Out with the old.....
"After 6 years, Holder steps down as attorney general" by Eric Tucker Associated Press April 25, 2015
WASHINGTON — Attorney General Eric Holder bid farewell to the Justice Department on Friday after six years, outlining what he said were his major accomplishments and telling staff members that they helped produce a ‘‘golden age’’ in the department’s history.
(Blog editor can only shake his head at the self-serving delusion. The "golden age" of Holder and Obama)
An emotional Holder, who has served as the nation’s top law enforcement official since the start of the Obama administration, addressed hundreds of lawyers and staff members one day after his successor, Loretta Lynch, was confirmed by the Senate.
‘‘I am proud of you. I’m going to miss you. I am going to miss this building. I am going to miss this institution. More than anything, I am going to miss you all,’’ Holder told the standing-room-only crowd, many of whom embraced him after he concluded his speech.
The event also included a tribute video prepared for the occasion that featured members of Congress, former President Bill Clinton, and Holder’s wife, Sharon Malone.
In it, Holder described an ‘‘emotional attachment’’ to the department and recounted efforts to protect civil rights, prosecute terror suspects in federal court, and change the criminal justice system.
Nothing about running guns to drug cartels or spying on reporters, huh?
Other clips showed President Obama showering Holder with praise on the day Holder announced his departure.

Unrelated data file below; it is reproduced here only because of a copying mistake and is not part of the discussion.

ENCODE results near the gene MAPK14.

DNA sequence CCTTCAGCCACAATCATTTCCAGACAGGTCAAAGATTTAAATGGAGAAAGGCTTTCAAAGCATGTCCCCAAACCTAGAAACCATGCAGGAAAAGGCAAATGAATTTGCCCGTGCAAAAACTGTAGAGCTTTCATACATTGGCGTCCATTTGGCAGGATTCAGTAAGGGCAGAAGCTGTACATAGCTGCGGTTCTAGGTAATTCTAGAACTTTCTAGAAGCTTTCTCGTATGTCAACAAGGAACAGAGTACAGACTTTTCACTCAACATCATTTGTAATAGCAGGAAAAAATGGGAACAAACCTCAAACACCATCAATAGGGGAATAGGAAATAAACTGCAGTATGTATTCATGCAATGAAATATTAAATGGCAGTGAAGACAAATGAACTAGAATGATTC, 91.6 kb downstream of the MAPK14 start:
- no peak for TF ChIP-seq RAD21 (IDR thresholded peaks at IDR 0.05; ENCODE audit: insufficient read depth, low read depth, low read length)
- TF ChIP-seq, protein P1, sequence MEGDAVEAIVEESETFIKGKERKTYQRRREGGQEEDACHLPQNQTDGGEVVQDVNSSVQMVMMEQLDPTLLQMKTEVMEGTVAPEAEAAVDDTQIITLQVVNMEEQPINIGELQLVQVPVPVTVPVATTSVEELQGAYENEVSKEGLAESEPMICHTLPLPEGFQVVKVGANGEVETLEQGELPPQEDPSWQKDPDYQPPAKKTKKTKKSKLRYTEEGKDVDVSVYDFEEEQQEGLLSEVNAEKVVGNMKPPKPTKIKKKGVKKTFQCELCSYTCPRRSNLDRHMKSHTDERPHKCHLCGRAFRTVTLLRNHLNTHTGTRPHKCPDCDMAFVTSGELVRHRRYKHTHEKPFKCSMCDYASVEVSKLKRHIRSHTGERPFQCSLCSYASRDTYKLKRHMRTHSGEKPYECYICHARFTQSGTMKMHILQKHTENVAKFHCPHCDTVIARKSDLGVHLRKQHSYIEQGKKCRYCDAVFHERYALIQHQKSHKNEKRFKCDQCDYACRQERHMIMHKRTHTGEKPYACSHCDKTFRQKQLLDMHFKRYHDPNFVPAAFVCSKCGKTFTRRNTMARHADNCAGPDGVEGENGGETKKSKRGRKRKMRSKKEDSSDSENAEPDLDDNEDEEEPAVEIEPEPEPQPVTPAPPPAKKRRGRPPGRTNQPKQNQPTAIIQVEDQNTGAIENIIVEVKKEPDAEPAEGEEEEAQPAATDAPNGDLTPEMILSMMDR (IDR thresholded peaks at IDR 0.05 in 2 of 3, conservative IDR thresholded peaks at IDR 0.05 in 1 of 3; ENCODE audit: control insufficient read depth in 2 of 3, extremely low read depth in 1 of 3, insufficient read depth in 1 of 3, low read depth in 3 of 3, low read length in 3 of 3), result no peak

Holder, 64, a former judge and US attorney who took the job in 2009, will exit the department as the third-longest serving attorney general in US history. He has not publicly said what he will be doing next.
After Lynch, 55, is sworn in at the Justice Department on Monday, she is likely to continue some of the same agenda as Holder as the Obama administration draws to a close.
She is there to keep all the secrets.
But she is expected to bring to Washington her own management style and has spoken optimistically about having cooperative relationships with Congress after years of bitter feuding between Holder and Republicans, who saw him as overly political and once held him in contempt.
Holder’s tenure was in many ways defined by his efforts on civil rights protections. His department challenged state laws that it saw as restricting access to the voting booth and refused to defend the constitutionality of a federal law banning recognition of gay marriage.
Holder also pushed for changes in the criminal justice system, directing prosecutors to sharply limit their use of harsh mandatory minimum sentences and championing alternatives to prison for nonviolent drug defendants.